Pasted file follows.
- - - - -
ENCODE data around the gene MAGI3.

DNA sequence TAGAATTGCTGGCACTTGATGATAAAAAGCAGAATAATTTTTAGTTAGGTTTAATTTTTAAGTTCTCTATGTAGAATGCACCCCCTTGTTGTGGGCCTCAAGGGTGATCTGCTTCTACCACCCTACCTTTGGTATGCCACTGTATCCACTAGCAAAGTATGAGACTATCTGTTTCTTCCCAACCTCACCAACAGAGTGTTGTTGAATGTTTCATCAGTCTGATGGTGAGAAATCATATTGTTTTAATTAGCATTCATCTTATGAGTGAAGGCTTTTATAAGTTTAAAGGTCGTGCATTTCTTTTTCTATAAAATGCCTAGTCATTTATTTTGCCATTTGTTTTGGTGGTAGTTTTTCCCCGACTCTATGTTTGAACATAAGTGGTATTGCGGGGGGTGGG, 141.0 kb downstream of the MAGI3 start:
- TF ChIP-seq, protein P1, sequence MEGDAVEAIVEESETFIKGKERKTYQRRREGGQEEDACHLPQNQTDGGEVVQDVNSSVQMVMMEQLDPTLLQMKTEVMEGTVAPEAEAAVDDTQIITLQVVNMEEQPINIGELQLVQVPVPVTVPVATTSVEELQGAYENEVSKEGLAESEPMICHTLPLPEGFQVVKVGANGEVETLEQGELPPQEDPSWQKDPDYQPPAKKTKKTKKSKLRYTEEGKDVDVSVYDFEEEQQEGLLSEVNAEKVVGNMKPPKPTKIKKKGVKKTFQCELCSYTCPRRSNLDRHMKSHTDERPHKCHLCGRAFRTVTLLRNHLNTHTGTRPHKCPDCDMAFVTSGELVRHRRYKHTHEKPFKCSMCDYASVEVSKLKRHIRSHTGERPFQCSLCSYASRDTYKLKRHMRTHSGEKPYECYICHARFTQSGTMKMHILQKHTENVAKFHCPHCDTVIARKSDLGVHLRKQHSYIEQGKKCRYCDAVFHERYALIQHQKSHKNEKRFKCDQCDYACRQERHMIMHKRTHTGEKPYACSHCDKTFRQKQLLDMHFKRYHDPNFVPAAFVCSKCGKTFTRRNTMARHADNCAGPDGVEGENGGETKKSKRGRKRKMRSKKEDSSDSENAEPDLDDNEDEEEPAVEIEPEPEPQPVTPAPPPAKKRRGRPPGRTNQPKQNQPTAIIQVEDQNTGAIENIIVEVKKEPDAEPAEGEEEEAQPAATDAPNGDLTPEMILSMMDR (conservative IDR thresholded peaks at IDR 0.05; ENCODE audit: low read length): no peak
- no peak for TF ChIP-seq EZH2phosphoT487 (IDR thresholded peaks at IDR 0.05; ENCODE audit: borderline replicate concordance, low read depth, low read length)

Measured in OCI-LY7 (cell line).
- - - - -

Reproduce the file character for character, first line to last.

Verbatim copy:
ENCODE data around the gene MAGI3.

DNA sequence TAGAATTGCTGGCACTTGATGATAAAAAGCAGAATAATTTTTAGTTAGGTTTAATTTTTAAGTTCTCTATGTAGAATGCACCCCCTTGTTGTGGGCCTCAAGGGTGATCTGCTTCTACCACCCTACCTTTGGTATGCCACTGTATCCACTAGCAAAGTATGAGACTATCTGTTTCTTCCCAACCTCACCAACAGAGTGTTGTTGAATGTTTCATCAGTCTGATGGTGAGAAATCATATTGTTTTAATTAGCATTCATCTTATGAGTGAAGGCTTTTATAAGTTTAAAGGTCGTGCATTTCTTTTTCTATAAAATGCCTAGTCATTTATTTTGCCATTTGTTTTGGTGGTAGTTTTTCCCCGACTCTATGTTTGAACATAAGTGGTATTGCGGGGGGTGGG, 141.0 kb downstream of the MAGI3 start:
- TF ChIP-seq, protein P1, sequence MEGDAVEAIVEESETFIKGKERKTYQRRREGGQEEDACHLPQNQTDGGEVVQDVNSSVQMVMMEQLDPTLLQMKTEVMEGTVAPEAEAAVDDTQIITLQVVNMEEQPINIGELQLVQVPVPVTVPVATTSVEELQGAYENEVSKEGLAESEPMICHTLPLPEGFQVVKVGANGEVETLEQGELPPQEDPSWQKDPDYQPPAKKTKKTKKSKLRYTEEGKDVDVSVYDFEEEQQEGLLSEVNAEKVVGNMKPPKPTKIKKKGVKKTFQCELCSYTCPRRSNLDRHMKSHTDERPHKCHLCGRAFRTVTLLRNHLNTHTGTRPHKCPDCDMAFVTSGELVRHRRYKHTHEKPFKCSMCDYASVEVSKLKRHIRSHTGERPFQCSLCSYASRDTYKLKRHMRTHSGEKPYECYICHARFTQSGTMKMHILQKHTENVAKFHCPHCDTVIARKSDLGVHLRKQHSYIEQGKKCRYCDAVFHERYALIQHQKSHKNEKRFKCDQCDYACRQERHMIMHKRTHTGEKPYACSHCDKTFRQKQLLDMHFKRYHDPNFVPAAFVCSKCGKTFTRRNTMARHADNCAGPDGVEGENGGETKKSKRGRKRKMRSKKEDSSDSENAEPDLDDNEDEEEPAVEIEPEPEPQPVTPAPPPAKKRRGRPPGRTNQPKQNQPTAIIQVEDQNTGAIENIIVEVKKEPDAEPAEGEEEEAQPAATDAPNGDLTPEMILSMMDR (conservative IDR thresholded peaks at IDR 0.05; ENCODE audit: low read length): no peak
- no peak for TF ChIP-seq EZH2phosphoT487 (IDR thresholded peaks at IDR 0.05; ENCODE audit: borderline replicate concordance, low read depth, low read length)

Measured in OCI-LY7 (cell line).